Living in Iceland?

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Living in Iceland

Settling down in Iceland, a nation with a particularly high standard of living, can be an amazing expat experience, despite the high prices. Read the InterNations guide to Iceland to learn about finding accommodation, healthcare, education, and safety.
Living in Iceland lets you experience an exceptional landscape.

At A Glance:

  • Iceland has a very different system for creating surnames — instead of a family name, each surname derives from the father’s name.
  • Icelanders tend to buy property rather than renting, meaning that the rental market is rather small and expensive.
  • Iceland only has public healthcare, funded through taxation, to which all citizens and registered residents are entitled.
  • The Icelandic education system is of a particularly high standard and is compulsory between the ages of 6 and 16.

The People and Society

Before developments in modern transportation allowed European countries to become better connected, Iceland had been rather isolated. Consequently, life in Iceland lets you experience a whole new level of solitude. The small island is the most sparsely populated country in Europe, with less than three inhabitants for every square kilometer.

However, Iceland is a modern nation which continues to occupy the top ranks of the UN Human Development Index. Interestingly, despite the isolation, Iceland has consistently ranked in the top 3 of the World Happiness Report (a study organized by the UN). Until the financial crisis in 2008, which continues to have some effect on life in Iceland, the economy was among the most productive in the world. Even though the economy has suffered in recent years, Iceland’s road to recovery has been unique and rather impressive, with the government deciding to allow the banks to fail and start over.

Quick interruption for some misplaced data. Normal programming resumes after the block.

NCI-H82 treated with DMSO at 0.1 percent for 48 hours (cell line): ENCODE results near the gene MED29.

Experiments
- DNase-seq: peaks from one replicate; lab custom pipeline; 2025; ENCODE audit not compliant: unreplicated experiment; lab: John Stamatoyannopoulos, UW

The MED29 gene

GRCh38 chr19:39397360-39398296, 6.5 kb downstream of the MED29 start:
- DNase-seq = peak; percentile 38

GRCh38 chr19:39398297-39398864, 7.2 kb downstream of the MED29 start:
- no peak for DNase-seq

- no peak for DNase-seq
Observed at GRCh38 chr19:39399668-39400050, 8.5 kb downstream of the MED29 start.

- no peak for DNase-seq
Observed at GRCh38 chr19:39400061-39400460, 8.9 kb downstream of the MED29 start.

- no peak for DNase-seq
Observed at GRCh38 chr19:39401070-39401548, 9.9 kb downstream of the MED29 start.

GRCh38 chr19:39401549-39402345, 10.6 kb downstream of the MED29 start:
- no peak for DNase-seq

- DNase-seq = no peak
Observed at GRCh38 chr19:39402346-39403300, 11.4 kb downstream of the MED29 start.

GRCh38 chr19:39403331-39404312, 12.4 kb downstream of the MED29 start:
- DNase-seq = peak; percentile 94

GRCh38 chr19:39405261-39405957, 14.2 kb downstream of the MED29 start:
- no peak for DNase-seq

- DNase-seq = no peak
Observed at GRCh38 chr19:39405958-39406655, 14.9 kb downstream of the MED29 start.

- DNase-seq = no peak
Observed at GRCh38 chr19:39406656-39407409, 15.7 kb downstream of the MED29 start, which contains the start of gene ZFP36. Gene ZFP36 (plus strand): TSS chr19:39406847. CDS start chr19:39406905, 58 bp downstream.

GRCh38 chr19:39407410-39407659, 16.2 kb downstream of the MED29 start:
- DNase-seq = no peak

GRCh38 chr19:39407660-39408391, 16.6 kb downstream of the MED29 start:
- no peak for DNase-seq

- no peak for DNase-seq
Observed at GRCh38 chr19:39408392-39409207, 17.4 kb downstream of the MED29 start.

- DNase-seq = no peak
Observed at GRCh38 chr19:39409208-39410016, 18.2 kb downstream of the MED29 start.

Iceland: A Unique Naming System

Icelandic names follow a specific pattern. While in Iceland, you may read or hear the suffix –son (son) or –dottir (daughter) attached to a last name. Last names follow an old tradition of being patronymic: they’re derived from the father’s name, to which one of the two suffixes is added. For example, if a man named Erikur has a son called Sven, his name would be Sven Eriksson (the son of Erikur).

However, as Icelanders do not have family names in the same way as the rest of the world, they would never be referred to by their last name only — even the President would only be referred to by his full name.

Regional Divisions in Iceland

Historically, people in Iceland settled in one of the four “farthings” (landsfjórðungar) which received their names from the directions on a compass. Farthings were administrative divisions which acted as a local government, organizing regional assemblies and courts. Later, municipalities, counties, and independent cities replaced the farthings.

In the 1990s, the traditional division of the farthings as well as the municipalities lost significance. Instead, one local government was implemented which is in charge of different aspects of life. Whenever a municipal division is required, mostly for statistical purposes, Icelanders fall back on the eight administrative regions:

  • Austurland
  • Hofudhborgarsvaedhi
  • Nordhurland Eystra
  • Nordhurland Vestra
  • Sudhurland
  • Sudhurnes
  • Vestfirdhir
  • Vesturland

We do our best to keep this article up to date. However, we cannot guarantee that the information provided is always current or complete. 

Fjodor Andersen

"Finding other expats interested in playing squash in Reykjavik seemed difficult. But with InterNations I found them easily."

Michelle Guillemont

"Iceland is not the expat country number one. But I met truly global minds with InterNations. It really works."

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